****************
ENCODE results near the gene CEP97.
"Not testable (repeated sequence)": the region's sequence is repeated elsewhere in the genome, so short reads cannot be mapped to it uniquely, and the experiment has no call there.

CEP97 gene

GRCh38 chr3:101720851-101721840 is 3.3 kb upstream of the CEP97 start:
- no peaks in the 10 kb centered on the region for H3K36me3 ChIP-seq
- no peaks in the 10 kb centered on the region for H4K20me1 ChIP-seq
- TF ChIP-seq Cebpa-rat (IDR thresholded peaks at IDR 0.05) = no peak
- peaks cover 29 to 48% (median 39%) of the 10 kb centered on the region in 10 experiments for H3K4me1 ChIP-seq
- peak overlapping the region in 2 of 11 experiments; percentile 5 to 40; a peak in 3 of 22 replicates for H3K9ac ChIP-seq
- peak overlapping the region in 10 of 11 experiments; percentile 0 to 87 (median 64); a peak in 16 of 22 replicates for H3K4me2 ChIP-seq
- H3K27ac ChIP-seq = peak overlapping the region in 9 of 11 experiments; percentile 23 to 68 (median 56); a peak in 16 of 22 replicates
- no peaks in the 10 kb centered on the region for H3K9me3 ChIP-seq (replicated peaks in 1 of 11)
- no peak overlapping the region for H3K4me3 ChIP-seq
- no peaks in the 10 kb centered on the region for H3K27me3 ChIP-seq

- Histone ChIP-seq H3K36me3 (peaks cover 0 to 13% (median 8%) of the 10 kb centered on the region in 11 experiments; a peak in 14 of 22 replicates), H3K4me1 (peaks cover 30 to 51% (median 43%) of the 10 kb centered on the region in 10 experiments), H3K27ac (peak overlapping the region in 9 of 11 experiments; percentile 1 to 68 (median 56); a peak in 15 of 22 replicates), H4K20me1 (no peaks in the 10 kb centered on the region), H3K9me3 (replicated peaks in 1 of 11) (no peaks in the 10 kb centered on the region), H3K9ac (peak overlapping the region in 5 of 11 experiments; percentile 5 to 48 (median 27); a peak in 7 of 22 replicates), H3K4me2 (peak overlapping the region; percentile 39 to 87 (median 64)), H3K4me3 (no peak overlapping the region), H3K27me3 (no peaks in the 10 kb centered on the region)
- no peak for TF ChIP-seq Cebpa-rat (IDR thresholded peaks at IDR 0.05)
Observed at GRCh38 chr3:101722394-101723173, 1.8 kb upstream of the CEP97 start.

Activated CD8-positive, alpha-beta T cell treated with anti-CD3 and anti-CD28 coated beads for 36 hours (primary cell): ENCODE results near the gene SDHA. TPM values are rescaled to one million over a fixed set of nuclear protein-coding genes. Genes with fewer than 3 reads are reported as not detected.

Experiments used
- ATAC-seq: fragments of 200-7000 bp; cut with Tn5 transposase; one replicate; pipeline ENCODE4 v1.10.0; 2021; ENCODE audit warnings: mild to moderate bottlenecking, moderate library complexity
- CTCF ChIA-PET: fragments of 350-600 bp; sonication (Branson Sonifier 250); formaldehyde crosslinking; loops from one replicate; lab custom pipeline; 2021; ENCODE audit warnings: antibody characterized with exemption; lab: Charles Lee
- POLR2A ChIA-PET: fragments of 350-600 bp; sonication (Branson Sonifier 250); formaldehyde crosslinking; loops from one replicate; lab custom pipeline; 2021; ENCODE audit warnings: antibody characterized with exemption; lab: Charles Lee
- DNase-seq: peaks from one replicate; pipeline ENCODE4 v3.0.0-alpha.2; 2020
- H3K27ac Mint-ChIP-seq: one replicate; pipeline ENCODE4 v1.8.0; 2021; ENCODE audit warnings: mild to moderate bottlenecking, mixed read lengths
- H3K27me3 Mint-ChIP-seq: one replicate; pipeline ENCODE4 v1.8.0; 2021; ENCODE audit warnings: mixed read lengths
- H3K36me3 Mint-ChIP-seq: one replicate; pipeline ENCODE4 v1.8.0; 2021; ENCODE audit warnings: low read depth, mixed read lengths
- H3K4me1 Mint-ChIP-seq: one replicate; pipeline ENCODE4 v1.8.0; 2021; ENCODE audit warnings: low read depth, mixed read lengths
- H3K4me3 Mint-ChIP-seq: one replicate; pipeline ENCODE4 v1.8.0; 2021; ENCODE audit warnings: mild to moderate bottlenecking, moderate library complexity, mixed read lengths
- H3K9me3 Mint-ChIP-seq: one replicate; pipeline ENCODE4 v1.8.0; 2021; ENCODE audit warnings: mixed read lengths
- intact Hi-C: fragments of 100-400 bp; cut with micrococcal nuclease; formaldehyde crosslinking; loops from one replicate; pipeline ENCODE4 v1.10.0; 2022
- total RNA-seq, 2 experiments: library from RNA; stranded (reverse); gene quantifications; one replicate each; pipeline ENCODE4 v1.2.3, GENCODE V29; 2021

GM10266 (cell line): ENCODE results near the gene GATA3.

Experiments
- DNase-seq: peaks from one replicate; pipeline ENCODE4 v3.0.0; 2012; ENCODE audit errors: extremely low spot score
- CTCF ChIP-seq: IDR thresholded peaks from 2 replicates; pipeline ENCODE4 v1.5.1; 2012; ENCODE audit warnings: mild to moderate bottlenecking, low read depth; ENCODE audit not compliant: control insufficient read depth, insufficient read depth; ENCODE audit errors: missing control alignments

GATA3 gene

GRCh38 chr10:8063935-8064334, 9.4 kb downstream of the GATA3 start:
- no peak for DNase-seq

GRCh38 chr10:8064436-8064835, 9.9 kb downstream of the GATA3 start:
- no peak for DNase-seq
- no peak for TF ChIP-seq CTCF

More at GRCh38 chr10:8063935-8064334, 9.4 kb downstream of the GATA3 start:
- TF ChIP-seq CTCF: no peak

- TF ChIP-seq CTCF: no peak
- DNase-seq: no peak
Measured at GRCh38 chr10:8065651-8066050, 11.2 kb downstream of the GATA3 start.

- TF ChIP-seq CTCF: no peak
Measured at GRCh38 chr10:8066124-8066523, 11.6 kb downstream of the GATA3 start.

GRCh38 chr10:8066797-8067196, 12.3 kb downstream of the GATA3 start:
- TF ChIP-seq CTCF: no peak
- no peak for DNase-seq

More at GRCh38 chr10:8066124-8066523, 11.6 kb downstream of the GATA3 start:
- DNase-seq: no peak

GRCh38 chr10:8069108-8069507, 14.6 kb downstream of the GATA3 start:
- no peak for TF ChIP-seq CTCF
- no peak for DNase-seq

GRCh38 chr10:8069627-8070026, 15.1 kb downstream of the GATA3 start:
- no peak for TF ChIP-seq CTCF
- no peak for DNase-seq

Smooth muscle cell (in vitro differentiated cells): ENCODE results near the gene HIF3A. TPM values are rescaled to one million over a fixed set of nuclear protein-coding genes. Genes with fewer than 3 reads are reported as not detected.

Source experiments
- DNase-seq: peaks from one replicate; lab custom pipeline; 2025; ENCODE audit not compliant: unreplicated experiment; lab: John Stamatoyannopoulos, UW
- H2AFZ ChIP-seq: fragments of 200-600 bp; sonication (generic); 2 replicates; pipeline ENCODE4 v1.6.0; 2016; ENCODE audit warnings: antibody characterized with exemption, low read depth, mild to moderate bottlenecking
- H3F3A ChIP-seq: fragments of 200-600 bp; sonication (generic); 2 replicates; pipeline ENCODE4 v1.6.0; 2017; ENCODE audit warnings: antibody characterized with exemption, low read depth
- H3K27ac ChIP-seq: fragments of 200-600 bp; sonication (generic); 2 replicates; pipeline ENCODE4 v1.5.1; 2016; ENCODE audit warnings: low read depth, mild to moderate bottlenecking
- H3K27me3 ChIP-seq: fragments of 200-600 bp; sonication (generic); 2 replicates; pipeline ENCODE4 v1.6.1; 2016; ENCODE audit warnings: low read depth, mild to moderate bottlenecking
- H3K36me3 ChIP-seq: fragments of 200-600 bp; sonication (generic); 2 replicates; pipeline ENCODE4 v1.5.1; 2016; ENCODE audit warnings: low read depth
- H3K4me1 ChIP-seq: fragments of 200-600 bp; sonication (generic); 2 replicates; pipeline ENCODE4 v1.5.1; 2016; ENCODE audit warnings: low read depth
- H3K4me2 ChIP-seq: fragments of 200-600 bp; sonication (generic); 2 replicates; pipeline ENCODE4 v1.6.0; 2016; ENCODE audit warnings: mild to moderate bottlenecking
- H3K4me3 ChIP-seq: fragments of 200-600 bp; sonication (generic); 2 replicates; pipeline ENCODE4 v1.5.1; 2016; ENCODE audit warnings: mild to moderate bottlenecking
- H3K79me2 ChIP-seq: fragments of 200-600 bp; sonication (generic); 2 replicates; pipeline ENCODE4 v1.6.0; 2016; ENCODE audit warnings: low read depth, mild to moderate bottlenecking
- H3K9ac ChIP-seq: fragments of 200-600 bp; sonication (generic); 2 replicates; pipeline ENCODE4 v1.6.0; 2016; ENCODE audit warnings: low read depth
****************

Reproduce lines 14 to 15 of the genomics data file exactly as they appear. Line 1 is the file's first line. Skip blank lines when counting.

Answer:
- no peaks in the 10 kb centered on the region for H3K27me3 ChIP-seq

- Histone ChIP-seq H3K36me3 (peaks cover 0 to 13% (median 8%) of the 10 kb centered on the region in 11 experiments; a peak in 14 of 22 replicates), H3K4me1 (peaks cover 30 to 51% (median 43%) of the 10 kb centered on the region in 10 experiments), H3K27ac (peak overlapping the region in 9 of 11 experiments; percentile 1 to 68 (median 56); a peak in 15 of 22 replicates), H4K20me1 (no peaks in the 10 kb centered on the region), H3K9me3 (replicated peaks in 1 of 11) (no peaks in the 10 kb centered on the region), H3K9ac (peak overlapping the region in 5 of 11 experiments; percentile 5 to 48 (median 27); a peak in 7 of 22 replicates), H3K4me2 (peak overlapping the region; percentile 39 to 87 (median 64)), H3K4me3 (no peak overlapping the region), H3K27me3 (no peaks in the 10 kb centered on the region)